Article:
You can use this anywhere and everywhere. You show interest in reading the warning sign at the park and your child will follow your lead. You read the words on the cereal packet and your child will come with you. Reading is with you all the time, use it and your child will never know that they are learning so there is zero resistance.

3 – Bath-time is reading time

Fill the bath and make sure there are masses of bubbles. Once your child is in the bath, idly start tracing letters in the foam. Toddlers are curious and the rest is easy. You write ‘mum’ in the bubbles, they ask what you are doing and you say ‘I’m writing mum’. Instant ‘Can I do it?’ moment. As long as there is foam, there is reading.

Using finger-paints on the tiles is an obvious avenue but you don’t have to buy expensive paints from shops. Just Google the words ‘Homemade Finger-paint’ and there is a wealth of information to be had. Thrift shops are also an excellent resource where you can pick up books specifically designed for use in the bath. To a toddler the mere fact of being in the bath means they can’t possibly be learning, bath = fun, so books may be more readily accepted.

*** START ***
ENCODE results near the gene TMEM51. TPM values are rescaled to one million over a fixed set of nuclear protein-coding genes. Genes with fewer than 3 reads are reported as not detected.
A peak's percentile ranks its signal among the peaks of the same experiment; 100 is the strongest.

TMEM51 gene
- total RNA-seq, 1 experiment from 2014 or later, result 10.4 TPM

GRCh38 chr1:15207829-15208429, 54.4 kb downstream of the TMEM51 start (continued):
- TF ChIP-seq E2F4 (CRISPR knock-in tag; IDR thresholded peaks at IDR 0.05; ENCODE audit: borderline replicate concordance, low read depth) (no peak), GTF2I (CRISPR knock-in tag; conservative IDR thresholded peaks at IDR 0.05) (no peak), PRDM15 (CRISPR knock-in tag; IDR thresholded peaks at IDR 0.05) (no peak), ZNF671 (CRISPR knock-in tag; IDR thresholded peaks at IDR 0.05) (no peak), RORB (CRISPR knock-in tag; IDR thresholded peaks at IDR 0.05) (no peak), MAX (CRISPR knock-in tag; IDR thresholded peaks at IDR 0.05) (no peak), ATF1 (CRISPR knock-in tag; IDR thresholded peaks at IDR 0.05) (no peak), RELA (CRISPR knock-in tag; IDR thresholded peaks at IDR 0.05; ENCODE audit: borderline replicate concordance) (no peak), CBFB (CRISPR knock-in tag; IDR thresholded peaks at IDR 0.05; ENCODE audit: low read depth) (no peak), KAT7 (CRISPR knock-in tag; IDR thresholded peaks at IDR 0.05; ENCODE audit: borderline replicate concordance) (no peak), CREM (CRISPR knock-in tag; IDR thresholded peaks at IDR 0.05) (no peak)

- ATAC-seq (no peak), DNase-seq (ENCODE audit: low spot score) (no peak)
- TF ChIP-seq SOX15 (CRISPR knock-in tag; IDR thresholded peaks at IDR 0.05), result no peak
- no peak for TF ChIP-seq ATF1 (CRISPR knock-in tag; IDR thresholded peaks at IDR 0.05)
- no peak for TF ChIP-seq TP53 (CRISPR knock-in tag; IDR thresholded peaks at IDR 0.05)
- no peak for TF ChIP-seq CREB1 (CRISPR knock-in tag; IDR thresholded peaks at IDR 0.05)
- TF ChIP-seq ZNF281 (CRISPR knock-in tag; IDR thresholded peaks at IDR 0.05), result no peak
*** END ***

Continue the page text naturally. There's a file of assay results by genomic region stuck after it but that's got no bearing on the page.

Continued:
4 – Story time

Keep up the book at bedtime mentality, even if it feels like hard work, and your child drops off before you’ve reached the end of page two. The best tool I ever discovered for keeping a toddler riveted to their bedtime story was voices.

Yes, it makes you feel like a fool, you have no talent for it. We know all the excuses and dismiss them. Why? Because your child doesn’t know that the voice you give the character in the book is rubbish! To your child it simply is the voice, end of discussion. They don’t care if your chickens sound like they have a smoker’s cough or your elephants are apparently being squeezed in a leaky bellows. Your voice is what they accept. Stop being scared of embarrassing yourself and let rip.

Remember, no-one will ever know but you and your child. My children still giggle and replicate the voices I used when we read that eternal favourite “Hairy Maclary from Donaldson’s Dairy” (by Lynley Dodd). Hairy was of course a Scot, Bottomley Potts was an upper-class English twit and Bitzer Maloney was Italian for some reason long since forgotten.